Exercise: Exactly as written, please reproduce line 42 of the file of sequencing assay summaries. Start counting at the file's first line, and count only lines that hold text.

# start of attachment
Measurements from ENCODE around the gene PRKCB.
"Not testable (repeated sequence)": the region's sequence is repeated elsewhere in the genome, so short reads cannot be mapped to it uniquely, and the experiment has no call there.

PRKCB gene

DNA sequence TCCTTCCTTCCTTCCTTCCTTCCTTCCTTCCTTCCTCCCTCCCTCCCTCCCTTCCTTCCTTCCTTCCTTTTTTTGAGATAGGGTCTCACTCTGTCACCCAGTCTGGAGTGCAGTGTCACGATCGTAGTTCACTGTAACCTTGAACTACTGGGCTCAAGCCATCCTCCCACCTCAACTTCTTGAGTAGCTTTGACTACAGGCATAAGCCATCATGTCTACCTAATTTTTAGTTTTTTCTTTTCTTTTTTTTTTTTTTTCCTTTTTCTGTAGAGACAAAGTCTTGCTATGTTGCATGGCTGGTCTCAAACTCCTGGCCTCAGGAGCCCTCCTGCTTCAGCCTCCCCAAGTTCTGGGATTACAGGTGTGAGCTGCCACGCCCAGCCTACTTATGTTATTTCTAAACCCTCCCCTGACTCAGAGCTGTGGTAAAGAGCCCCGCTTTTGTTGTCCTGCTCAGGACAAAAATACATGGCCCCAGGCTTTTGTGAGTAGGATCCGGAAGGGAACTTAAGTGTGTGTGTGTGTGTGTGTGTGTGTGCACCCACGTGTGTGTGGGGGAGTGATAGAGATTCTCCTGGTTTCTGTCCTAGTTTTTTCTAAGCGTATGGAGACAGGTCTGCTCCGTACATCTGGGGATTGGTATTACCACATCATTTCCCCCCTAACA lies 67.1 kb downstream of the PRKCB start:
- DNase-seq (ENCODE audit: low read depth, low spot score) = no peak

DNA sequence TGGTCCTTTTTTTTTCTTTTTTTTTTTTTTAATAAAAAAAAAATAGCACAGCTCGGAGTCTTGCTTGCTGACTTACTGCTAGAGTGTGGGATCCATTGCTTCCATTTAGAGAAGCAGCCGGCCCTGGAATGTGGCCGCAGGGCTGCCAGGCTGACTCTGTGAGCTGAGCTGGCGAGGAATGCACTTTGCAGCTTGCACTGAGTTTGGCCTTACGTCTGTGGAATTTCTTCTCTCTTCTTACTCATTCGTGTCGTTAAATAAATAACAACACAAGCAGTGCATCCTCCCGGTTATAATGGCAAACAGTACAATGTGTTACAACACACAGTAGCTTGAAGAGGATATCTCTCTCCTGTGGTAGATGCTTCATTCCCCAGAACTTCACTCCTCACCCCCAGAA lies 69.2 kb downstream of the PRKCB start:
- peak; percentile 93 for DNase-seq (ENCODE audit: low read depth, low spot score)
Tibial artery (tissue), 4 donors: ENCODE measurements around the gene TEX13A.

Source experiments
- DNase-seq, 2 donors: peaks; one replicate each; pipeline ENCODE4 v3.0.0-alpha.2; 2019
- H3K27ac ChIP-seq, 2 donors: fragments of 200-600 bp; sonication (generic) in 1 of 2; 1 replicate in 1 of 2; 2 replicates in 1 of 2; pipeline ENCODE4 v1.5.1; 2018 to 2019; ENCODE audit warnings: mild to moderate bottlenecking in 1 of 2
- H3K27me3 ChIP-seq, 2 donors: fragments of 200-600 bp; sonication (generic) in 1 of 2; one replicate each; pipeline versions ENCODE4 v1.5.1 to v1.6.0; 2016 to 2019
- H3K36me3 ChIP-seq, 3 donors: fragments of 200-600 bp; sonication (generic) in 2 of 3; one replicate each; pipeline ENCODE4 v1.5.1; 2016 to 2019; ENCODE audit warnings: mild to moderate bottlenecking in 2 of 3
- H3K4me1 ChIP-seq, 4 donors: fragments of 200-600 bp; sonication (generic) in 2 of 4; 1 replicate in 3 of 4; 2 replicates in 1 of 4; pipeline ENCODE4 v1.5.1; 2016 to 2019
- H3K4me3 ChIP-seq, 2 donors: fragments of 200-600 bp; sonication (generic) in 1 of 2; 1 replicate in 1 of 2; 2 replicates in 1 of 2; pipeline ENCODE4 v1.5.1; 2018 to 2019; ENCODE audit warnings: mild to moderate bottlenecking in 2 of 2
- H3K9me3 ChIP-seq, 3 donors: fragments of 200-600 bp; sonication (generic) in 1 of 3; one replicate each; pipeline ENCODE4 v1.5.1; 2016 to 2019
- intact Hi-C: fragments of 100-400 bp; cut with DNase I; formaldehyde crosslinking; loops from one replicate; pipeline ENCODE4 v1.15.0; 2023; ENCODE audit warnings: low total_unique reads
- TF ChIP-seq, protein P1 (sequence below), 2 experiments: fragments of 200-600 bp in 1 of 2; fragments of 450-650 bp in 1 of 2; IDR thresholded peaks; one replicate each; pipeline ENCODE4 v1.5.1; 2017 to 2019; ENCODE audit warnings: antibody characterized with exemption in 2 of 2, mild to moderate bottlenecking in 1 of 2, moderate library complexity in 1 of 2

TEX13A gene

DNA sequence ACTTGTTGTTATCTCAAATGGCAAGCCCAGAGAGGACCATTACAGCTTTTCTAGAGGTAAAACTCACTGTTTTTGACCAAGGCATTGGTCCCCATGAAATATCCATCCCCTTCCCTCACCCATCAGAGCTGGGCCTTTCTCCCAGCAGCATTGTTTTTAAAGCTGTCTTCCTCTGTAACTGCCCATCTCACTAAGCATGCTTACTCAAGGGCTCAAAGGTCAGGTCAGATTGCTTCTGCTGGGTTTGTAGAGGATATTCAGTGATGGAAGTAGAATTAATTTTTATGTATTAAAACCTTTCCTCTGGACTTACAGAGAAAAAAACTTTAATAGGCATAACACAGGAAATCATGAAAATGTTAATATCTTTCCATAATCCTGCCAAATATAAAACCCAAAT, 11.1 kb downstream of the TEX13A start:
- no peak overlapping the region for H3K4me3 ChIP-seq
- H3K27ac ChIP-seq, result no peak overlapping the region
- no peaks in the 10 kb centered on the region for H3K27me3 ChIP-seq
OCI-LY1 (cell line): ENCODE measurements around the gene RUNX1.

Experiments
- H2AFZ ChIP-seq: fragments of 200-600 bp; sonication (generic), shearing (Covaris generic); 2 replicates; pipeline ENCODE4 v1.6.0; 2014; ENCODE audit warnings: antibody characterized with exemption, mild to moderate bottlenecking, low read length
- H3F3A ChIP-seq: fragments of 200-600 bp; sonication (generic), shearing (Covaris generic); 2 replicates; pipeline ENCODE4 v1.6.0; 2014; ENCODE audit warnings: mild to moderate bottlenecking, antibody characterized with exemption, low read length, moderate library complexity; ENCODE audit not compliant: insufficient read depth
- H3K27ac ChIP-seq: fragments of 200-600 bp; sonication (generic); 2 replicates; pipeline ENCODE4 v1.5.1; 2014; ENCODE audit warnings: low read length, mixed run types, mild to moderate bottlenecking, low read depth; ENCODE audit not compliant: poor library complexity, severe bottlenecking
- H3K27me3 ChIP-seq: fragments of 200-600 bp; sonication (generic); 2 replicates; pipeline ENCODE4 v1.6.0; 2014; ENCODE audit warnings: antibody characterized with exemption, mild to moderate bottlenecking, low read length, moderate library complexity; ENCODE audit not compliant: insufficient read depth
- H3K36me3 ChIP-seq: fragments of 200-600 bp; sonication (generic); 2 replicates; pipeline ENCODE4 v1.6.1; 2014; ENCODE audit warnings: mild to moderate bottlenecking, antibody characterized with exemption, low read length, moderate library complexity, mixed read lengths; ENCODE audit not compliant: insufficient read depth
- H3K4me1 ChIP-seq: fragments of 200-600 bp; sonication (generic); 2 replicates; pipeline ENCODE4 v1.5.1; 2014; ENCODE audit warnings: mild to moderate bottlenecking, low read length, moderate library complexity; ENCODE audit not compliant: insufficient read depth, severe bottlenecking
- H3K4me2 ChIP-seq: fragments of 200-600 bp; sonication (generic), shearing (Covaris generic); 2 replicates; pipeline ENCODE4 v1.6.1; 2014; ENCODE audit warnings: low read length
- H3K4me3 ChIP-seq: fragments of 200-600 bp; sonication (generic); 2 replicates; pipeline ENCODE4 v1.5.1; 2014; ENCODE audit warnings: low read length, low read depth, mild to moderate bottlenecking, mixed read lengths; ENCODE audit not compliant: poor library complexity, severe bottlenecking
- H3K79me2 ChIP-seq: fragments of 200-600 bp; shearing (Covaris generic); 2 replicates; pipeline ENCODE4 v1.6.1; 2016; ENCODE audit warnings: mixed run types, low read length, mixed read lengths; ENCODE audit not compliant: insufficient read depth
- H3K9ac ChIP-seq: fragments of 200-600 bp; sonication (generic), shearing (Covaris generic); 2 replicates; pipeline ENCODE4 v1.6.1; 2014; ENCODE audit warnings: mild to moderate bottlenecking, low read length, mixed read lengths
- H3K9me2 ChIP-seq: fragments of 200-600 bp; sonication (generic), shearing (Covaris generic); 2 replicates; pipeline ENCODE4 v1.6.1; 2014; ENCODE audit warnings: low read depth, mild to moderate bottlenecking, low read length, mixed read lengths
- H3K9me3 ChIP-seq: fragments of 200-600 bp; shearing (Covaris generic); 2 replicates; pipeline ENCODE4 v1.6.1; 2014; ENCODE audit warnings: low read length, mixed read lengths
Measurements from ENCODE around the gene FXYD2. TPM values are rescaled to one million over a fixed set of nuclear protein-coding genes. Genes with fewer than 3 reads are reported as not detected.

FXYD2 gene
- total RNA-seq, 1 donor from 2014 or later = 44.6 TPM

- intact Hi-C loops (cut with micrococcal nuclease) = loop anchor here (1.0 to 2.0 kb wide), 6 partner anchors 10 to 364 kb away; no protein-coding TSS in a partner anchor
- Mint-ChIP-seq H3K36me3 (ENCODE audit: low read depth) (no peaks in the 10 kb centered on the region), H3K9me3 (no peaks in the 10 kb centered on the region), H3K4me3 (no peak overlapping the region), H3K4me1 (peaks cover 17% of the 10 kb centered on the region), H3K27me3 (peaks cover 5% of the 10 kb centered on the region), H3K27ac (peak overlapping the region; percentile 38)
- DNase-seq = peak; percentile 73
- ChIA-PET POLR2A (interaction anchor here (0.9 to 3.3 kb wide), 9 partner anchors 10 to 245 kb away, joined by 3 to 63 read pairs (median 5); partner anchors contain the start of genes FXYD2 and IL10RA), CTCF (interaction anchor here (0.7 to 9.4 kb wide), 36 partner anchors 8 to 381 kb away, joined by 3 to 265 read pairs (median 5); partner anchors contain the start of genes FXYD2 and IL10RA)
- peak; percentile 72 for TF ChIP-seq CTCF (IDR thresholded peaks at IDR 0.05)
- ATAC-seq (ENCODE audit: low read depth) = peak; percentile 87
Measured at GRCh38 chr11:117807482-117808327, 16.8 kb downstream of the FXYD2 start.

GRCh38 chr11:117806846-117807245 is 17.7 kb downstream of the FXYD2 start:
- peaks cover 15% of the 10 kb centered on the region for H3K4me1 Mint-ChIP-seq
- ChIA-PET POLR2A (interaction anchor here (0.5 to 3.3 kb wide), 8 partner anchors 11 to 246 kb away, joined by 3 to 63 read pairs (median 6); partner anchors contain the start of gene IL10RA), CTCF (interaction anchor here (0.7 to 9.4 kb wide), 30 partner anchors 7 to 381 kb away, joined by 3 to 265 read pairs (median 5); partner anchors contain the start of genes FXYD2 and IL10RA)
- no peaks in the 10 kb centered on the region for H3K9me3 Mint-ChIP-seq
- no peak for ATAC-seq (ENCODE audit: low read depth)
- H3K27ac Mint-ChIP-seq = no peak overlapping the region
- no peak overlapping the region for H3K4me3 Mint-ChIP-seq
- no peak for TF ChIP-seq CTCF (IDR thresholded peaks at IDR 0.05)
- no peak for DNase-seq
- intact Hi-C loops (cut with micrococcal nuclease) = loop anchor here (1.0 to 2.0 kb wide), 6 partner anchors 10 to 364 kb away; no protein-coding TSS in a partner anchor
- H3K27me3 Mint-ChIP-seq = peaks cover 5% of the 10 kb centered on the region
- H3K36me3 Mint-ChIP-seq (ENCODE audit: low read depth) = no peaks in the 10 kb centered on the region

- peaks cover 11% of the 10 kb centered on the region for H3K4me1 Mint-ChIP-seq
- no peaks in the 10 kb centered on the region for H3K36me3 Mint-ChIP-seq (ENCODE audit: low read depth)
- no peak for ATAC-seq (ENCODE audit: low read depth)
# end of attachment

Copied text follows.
- Mint-ChIP-seq H3K36me3 (ENCODE audit: low read depth) (no peaks in the 10 kb centered on the region), H3K9me3 (no peaks in the 10 kb centered on the region), H3K4me3 (no peak overlapping the region), H3K4me1 (peaks cover 17% of the 10 kb centered on the region), H3K27me3 (peaks cover 5% of the 10 kb centered on the region), H3K27ac (peak overlapping the region; percentile 38)